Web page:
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While Singh and the NDP will try to keep their electoral performance as a balance of power in a minority parliament, this is no more true today than it was before the election.

Liberals can pass laws with any of the three major opposition parties, not just the NDP.

Even if Singh did not make his party a power broker in the next parliament, he also proved himself as a very effective litigant against the Liberal Party’s record and Trudeau’s performance on progressive issues in particular.

It was clear in the election that Trudeau enjoyed the opportunity to crush the Conservatives, but he did not have an effective response to the NDP attacks. The general liberal trope that a vote for the NDP is a vote for the Conservatives did not last.

Poll data suggests that the late decline of the NDP had more to do with NDP voters than it did with them going with the Liberals to block the Conservatives. This shows that Singh has the power to stop the switch, but now he needs to find a way to bring in as many voters as possible, favoring the NDP.

where have all the voters gone

At the time of writing, voter turnout in this election was a historically low 58.44 percent of eligible voters. In 2019, the voter turnout was 66 per cent. In 2015 it was at a century high of 69%.

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Given the decline in participation we have experienced in this election, I have heard many commentators lament that this indicates a declining interest in Canadian democracy. What it really shows is the impact of the pandemic on turnout for this specific election.

In our poll poll for Granthshala News, nearly a quarter of respondents said they were concerned about the health risks of voting in person on Election Day. That’s why there was an 18 percent increase in advance voting and a large increase in mail-in voting to avoid busy polling stations on September 20.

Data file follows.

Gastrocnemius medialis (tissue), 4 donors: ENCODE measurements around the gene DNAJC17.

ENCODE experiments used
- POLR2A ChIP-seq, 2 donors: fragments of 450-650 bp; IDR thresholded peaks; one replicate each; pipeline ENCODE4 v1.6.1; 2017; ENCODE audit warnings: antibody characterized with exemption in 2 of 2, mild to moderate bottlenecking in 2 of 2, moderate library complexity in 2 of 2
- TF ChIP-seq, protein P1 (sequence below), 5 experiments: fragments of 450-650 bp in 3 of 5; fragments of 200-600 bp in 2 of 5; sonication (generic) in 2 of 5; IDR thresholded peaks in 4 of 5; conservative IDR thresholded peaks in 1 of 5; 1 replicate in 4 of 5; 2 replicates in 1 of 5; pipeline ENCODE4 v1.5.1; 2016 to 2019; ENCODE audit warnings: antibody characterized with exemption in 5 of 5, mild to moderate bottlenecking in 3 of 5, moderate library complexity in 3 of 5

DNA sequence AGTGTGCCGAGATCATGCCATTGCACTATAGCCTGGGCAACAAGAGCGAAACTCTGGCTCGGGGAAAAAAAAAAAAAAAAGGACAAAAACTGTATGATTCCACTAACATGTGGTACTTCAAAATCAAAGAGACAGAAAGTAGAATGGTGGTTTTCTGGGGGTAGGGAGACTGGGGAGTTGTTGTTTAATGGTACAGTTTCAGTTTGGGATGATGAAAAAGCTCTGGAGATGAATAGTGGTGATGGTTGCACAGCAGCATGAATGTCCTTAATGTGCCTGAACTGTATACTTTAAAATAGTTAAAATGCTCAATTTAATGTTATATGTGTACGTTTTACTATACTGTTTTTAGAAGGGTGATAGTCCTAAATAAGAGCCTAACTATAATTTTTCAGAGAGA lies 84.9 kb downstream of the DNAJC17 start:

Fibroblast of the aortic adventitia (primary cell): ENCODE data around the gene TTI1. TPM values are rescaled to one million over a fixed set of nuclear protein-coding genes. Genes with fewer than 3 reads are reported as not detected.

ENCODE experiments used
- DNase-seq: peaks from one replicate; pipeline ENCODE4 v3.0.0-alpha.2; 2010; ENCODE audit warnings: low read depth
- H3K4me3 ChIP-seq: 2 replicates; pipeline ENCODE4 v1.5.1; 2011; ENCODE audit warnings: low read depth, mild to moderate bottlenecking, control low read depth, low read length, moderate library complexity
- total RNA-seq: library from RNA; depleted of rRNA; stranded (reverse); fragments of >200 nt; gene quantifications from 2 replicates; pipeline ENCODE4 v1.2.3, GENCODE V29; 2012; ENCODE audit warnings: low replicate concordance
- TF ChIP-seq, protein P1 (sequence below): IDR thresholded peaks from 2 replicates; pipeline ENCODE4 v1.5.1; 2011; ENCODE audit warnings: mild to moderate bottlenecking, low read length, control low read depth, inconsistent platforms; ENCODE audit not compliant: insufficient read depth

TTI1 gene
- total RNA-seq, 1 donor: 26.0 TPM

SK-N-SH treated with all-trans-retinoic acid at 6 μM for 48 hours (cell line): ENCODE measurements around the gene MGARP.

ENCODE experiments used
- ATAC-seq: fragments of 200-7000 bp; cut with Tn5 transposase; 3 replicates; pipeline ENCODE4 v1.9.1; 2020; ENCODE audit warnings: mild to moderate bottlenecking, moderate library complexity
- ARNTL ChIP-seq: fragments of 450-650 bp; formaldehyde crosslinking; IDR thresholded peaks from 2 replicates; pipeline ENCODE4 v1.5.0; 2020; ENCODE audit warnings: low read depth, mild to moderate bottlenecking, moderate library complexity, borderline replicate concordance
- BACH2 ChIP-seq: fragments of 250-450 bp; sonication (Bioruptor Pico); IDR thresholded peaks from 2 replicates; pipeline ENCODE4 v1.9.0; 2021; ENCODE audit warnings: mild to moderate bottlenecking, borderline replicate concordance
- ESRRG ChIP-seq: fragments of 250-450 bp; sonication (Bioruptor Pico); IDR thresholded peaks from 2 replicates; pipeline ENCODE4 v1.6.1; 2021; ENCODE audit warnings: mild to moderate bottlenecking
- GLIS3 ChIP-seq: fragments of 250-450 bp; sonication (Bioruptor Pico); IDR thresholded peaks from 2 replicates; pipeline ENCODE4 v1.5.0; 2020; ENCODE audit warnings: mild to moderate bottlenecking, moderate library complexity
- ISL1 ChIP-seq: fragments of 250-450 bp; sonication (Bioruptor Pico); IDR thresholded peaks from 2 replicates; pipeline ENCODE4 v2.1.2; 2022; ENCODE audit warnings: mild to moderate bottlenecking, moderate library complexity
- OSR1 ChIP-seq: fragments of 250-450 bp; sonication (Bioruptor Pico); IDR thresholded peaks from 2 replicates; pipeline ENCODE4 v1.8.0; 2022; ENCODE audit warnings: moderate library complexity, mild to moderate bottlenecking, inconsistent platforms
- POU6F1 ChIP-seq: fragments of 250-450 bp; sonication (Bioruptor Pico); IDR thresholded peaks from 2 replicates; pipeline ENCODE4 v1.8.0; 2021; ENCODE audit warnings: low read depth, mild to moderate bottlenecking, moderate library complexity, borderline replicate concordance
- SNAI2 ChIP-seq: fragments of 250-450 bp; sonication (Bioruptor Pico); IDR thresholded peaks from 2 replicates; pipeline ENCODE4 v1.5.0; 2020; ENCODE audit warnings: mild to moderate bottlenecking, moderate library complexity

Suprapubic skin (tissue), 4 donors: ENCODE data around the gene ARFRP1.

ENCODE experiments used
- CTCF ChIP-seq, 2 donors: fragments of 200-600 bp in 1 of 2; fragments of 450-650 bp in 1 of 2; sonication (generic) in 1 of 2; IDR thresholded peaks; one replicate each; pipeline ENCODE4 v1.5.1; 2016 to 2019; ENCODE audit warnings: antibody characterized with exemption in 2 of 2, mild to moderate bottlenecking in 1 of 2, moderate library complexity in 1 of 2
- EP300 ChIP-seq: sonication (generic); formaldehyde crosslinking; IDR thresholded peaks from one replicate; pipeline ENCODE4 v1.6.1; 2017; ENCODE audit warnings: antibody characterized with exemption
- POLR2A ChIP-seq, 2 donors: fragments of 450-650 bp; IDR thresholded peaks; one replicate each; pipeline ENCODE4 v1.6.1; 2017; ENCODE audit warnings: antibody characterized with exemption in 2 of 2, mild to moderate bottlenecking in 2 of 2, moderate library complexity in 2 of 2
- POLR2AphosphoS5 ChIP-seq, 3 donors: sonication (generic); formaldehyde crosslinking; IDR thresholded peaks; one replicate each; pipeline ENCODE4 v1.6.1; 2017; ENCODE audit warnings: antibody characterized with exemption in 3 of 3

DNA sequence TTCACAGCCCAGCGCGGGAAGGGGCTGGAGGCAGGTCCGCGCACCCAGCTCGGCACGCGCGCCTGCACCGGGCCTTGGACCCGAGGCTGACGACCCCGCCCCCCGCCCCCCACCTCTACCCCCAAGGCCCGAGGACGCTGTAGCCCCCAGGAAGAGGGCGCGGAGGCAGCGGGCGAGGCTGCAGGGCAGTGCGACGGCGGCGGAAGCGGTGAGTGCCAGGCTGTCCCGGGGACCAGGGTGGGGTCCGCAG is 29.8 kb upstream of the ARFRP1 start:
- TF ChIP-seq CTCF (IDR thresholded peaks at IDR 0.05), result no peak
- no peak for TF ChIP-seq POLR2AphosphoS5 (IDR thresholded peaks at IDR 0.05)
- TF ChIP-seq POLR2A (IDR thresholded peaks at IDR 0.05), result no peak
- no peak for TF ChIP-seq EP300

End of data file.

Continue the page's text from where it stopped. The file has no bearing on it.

But the availability of advance voting and mail-in ballots was not enough to maintain previous participation rates. So instead of declaring our democracy to be in jeopardy, why don’t we wait for elections to be held when the pandemic is under control?

I expect participation rates for the 2019 election to return to the level they were at.

no purple wave

One theory that got some drama in this election was that the Canadian counterpart Donald Trump was missing voting on voters who had planned to vote for the People’s Party – who either refused to answer the polls or lost their true vote. lied about the intentions when they answered.

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The incident undermined Trump’s support in both the 2016 and 202 elections. But this was not the case with PPC.

One of my favorite quotes is from an English botanist named Thomas Huxley. It is framed and sits on my bookcase.

“The great tragedy of science – the killing of a beautiful hypothesis by an ugly fact,” said Huxley.

In this case, the facts show that there were very few shy PPC voters who didn’t talk or lie to pollsters. In our last poll, PPC is at four…